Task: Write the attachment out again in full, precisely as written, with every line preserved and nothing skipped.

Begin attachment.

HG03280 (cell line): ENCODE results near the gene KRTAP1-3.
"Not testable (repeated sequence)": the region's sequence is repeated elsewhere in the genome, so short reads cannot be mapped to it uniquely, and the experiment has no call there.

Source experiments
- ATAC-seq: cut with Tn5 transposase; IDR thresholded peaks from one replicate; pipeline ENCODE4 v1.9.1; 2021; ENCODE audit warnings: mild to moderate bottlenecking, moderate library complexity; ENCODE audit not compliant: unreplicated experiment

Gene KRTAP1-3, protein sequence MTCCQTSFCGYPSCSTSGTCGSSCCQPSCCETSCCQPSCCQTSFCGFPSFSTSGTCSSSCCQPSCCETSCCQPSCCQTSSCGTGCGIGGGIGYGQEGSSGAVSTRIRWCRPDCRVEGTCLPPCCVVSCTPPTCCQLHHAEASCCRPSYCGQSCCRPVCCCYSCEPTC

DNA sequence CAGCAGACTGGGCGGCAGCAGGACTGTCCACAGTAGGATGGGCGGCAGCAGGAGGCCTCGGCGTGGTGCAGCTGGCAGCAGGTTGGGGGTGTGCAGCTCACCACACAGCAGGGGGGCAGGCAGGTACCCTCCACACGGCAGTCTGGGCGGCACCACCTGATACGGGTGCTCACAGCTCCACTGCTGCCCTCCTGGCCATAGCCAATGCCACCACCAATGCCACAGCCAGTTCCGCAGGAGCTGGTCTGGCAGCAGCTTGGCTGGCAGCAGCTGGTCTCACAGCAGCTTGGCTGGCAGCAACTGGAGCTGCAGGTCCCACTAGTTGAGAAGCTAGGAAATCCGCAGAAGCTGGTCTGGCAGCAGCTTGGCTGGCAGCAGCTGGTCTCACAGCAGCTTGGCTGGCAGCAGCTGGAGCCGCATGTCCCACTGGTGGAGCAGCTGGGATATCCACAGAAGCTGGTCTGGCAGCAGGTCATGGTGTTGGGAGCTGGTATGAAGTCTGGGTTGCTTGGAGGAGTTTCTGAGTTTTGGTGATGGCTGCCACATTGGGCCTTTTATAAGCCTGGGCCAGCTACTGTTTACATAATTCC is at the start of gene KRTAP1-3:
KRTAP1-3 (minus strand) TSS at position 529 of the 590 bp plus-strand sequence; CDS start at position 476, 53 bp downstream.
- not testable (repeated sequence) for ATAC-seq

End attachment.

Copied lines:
HG03280 (cell line): ENCODE results near the gene KRTAP1-3.
"Not testable (repeated sequence)": the region's sequence is repeated elsewhere in the genome, so short reads cannot be mapped to it uniquely, and the experiment has no call there.

Source experiments
- ATAC-seq: cut with Tn5 transposase; IDR thresholded peaks from one replicate; pipeline ENCODE4 v1.9.1; 2021; ENCODE audit warnings: mild to moderate bottlenecking, moderate library complexity; ENCODE audit not compliant: unreplicated experiment

Gene KRTAP1-3, protein sequence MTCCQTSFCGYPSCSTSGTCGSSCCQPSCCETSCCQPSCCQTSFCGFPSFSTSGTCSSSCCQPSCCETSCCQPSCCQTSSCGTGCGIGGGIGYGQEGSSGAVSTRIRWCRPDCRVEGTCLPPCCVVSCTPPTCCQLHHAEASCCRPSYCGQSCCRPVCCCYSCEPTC

DNA sequence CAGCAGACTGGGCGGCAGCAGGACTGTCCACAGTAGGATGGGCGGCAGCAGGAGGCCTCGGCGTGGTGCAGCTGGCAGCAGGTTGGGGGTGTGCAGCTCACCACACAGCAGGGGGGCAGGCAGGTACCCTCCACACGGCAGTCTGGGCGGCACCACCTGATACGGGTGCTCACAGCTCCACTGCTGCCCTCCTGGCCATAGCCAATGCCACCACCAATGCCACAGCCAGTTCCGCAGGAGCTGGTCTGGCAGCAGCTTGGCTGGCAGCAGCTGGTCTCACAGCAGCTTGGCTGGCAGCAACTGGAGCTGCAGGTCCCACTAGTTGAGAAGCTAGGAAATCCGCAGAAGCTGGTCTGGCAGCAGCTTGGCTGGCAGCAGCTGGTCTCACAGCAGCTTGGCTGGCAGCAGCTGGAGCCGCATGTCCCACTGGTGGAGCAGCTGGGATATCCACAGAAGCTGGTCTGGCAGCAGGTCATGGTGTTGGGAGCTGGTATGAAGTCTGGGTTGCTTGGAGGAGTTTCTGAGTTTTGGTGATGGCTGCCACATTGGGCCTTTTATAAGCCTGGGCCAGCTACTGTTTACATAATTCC is at the start of gene KRTAP1-3:
KRTAP1-3 (minus strand) TSS at position 529 of the 590 bp plus-strand sequence; CDS start at position 476, 53 bp downstream.
- not testable (repeated sequence) for ATAC-seq